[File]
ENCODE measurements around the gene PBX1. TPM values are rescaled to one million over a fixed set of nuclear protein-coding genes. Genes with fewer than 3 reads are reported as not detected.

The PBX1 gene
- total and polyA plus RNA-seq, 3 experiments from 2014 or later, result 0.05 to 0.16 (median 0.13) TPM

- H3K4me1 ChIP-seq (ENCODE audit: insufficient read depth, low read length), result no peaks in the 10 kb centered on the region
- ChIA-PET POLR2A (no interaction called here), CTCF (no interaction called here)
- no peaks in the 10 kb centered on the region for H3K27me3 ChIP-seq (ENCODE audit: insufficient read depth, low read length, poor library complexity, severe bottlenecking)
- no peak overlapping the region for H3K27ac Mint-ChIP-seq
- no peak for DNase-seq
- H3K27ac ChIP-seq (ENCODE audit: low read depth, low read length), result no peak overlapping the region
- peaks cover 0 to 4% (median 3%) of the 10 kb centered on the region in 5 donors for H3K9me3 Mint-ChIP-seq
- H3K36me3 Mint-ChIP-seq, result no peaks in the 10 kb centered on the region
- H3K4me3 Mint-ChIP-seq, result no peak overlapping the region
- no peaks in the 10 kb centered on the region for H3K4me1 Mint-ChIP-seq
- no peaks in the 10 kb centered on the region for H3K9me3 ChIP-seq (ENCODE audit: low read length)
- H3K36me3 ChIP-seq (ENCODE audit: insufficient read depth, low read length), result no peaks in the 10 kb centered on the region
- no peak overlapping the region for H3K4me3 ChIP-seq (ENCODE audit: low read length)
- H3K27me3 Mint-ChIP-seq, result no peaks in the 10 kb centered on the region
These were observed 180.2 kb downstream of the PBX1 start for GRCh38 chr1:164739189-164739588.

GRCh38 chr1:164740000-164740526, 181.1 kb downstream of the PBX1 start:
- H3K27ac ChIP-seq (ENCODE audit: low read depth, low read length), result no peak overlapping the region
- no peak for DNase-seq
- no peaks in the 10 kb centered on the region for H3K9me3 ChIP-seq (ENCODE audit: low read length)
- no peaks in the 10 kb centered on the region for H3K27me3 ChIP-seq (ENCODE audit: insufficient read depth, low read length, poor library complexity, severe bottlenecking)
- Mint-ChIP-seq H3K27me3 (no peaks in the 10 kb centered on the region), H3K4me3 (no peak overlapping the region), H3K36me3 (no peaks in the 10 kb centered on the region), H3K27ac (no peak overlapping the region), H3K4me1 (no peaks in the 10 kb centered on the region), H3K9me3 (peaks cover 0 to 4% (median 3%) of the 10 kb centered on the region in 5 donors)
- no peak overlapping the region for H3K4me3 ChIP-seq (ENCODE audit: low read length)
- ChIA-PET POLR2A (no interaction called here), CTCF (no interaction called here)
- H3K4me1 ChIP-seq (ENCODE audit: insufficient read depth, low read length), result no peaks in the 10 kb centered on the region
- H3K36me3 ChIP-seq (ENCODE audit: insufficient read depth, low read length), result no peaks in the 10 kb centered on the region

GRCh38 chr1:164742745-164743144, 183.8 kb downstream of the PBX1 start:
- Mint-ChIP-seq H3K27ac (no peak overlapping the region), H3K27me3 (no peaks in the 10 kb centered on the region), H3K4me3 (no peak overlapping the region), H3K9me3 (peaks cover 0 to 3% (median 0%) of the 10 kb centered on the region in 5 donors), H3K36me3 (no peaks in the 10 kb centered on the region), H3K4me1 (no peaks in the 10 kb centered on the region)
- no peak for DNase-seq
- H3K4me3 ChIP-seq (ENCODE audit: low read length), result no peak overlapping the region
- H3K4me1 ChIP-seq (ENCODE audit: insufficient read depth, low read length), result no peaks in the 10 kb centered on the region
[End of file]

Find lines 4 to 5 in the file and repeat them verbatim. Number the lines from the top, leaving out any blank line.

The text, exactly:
- H3K4me1 ChIP-seq (ENCODE audit: insufficient read depth, low read length), result no peaks in the 10 kb centered on the region
- ChIA-PET POLR2A (no interaction called here), CTCF (no interaction called here)